Chamber Music with Guitar: Duilio Meucci Interview

Diana Castelnuovo-Tedesco / News /
Mario Castelnuovo-Tedesco Guitar Chamber Music

Mario Castelnuovo-Tedesco’s 125th birthday came and went in April 2020, during the first, terrifying COVID lockdown. Events and concerts were all cancelled; everyone was on edge. However, in spite of all the obstacles, Duilio Meucci, with his prodigious talents as a guitarist and as a video director, managed to find an ingenious way to pay homage to the composer. Duilio and his collaborators created a socially distanced recording of a few bars from the unforgettable second movement of Mario’s Quintet for Guitar and Strings, Op.143. The result was as inspired as it was moving: in less than two minutes, these musicians truly captured the spirit of the moment.  When Duilio informed us that he and his collaborators (the Quartetto Felix, the violinist Antonella D’Andrea, the flautist Marco Salvio, and guitarist Pietro Locatto) intended to record an entire CD of Mario’s chamber music with guitar, naturally we couldn’t wait to hear what they would come up with.  The CD, titled Notes: Mario Castelnuovo-Tedesco Guitar Chamber Music , was released in 2021 by the label Stradivarius.

According to the guitarist, “ The title Notes is anything but casual, nor are the works chosen to represent it. In recounting this repertoire, my will—with the help of a homogeneous time span going from 1950 to the last days of the Maestro’s life —has been to highlight the possibilities of salvation that the guitar assumes through chamber music, with compositional skills that can still be defined as exemplary acts of bravura and happy inspiration, unsurpassed to this day. As in a notebook, the notes collected take shape, and become the argument for possibilities, then become thesis, evidence, and, eventually, memory.”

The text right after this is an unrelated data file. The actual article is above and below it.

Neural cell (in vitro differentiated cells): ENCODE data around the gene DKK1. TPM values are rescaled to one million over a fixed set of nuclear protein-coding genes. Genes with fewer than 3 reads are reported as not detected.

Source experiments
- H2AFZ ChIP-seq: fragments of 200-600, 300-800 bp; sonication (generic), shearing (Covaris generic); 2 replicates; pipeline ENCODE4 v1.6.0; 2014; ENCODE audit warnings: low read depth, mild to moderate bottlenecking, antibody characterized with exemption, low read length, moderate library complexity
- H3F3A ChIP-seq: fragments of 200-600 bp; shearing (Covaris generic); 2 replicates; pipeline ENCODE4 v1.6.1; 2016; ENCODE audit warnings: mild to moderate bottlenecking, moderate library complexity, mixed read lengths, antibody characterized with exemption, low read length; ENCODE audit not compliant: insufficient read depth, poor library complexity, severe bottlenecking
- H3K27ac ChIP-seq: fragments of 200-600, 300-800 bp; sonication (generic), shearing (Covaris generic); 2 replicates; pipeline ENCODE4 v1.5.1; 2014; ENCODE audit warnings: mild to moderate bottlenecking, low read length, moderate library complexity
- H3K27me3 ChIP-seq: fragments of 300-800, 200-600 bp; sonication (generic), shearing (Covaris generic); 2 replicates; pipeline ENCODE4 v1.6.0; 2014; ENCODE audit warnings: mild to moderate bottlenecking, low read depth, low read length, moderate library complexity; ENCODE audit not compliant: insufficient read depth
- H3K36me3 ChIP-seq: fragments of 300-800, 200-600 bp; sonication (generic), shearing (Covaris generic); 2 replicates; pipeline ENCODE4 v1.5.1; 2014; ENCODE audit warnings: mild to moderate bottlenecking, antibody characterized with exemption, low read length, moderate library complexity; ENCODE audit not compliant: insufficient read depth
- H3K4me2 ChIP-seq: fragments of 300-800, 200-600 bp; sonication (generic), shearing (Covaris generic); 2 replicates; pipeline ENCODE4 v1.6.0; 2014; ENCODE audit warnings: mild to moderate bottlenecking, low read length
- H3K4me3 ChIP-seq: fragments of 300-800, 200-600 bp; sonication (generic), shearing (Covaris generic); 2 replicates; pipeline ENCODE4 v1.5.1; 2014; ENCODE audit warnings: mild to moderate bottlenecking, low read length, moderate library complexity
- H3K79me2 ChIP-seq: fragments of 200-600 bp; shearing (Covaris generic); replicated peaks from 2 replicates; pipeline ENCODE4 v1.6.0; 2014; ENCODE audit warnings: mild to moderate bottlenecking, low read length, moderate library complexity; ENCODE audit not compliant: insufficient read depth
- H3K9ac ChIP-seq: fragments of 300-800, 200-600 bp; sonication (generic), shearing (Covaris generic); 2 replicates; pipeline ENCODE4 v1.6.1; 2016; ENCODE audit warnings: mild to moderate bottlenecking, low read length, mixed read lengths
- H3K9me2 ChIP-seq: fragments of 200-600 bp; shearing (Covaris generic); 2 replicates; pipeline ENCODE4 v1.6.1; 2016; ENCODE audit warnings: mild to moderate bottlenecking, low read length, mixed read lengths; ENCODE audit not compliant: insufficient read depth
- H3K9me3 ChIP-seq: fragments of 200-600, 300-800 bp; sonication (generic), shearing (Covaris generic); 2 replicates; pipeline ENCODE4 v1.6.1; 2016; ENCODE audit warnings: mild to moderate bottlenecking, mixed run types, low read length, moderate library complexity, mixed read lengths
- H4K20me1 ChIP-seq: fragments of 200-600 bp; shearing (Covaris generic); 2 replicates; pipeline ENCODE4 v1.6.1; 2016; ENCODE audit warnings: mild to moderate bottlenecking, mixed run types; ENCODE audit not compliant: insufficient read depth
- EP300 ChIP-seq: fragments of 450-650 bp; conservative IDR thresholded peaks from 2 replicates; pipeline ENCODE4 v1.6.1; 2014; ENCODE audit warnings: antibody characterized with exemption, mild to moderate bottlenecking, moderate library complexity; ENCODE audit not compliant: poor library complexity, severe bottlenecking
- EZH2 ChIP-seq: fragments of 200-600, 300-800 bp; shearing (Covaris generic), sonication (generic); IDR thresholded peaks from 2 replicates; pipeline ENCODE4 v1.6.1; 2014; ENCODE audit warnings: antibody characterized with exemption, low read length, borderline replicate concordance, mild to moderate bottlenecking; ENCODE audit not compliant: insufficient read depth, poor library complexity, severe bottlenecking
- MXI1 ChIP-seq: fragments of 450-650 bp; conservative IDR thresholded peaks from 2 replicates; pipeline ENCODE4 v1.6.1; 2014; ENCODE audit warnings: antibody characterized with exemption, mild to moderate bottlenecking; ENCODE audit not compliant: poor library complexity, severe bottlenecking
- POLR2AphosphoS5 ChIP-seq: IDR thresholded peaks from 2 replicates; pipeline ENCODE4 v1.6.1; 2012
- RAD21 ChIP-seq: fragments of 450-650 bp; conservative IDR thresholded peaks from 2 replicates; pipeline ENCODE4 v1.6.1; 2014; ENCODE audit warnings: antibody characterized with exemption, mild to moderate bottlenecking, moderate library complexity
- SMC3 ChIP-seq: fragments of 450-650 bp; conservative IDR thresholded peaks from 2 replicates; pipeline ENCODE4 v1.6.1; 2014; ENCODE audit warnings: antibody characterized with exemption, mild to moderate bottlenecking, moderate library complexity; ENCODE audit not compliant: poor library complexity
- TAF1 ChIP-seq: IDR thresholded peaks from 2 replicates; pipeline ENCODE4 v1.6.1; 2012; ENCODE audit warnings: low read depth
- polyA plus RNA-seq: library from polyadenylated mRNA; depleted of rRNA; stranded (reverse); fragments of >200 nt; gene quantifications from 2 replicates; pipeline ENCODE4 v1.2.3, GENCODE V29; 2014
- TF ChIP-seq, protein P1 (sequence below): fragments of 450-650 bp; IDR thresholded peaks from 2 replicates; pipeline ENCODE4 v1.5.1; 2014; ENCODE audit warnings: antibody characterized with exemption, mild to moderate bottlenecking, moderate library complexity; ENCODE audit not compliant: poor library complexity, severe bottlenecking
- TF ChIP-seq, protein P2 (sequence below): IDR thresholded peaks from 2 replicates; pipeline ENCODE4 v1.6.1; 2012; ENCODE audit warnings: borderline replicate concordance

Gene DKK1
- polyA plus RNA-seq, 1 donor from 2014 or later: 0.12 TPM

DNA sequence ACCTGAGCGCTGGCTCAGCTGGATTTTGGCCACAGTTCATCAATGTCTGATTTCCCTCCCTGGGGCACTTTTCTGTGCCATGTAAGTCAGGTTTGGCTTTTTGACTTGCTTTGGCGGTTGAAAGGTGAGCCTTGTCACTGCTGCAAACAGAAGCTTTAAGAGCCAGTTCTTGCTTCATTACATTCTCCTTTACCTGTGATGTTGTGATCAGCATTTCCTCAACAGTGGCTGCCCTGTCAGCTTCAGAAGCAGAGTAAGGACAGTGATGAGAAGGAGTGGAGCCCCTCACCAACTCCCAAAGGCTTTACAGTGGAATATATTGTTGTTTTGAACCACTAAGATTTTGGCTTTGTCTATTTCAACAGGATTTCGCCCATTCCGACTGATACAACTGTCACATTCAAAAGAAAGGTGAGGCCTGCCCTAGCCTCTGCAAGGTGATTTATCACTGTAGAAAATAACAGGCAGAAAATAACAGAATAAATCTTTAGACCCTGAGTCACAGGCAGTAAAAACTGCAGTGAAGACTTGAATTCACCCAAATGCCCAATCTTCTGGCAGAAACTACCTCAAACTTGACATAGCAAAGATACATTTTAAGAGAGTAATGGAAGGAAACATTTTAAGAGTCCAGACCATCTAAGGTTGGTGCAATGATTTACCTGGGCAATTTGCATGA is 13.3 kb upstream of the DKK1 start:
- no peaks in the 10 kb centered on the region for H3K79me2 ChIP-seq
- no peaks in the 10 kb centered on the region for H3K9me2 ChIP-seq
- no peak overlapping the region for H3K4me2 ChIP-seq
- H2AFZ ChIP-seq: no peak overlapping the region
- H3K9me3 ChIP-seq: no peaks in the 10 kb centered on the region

Duilio kindly agreed to tell us more about his experience recording Castelnuovo-Tedesco’s music.

Diana Castelnuovo-Tedesco interviewed Duilio Meucci in December 2021.

Duilio, how did you decide to record this music? What did you hope to achieve?

I had always dreamed of performing the Quintet one day! From the first time I heard the interpretation of Yamashita with the Tokyo String Quartet, I have always been enchanted by this piece.  As often happens, the performers “shape” the music, doing so in such a way that many fall in love with it. They connect the work to their vision in a lasting way and thus forever influence those who listen to it.

Your CD includes chamber music as well as a piece for two guitars and a short solo guitar work. How did you arrive at those choices? 

As I mentioned, my dream was to study and perform the Quintet, and everything else followed from there. From the Quintet we then pare down to two and three instrument chamber works (Aria for trio, Fantasia for Guitar and Piano, Sonatina for flute and guitar), then move on to an epitome of guitar composition (Fuga Elegaica for two guitars) and finally arrive at an “unaccompanied melody” played by the guitar “like a prayer”[Appunti Op.210, libro 1: no.2]: even in a simple piece, the chamber music orientation of MCT and his overarching orchestral vision strongly emerge.

What would you like the listener to take away from your recording?

The idea that life, like music, is only possible together, even when one is alone.

Did your collaborators already know Mario’s music, or was it their first experience performing it?

Certainly they were familiar with Castelnuovo-Tedesco’s music, especially with the Concerto [Concerto for Guitar and Orchestra in D Major, op.99]. But it was the first time that they played it (with the exception of the flautist, Marco Salvio). 

While you were studying and playing these pieces, what particularly touched or surprised you?

Mario’s clarity of thought: what he wanted to express was explicit, not only in the musical writing but also in the extremely refined tempo marks, which inspired me personally in an interpretation that is as close as possible to the author’s wishes (e.g. in the fourth movement of the Quintet, Allegro con fuoco, track 4).

Which of the pieces that you recorded is your favorite and why?

Without a doubt my favorite piece is the Quintet, as I already explained. My youthful fascination has been confirmed as I have matured.

If there is anything else you would like to add, please do so!

I would add that I am happy to have worked on this music. I feel that it is incredibly important. I would also like to sincerely thank all of the musicians who agreed to collaborate with me on making this dream come true.

How wonderful that you have made your dream come true! Thank you, Duilio, for sharing your experience with us. Congratulations to you and your collaborators for the very beautiful music you have created.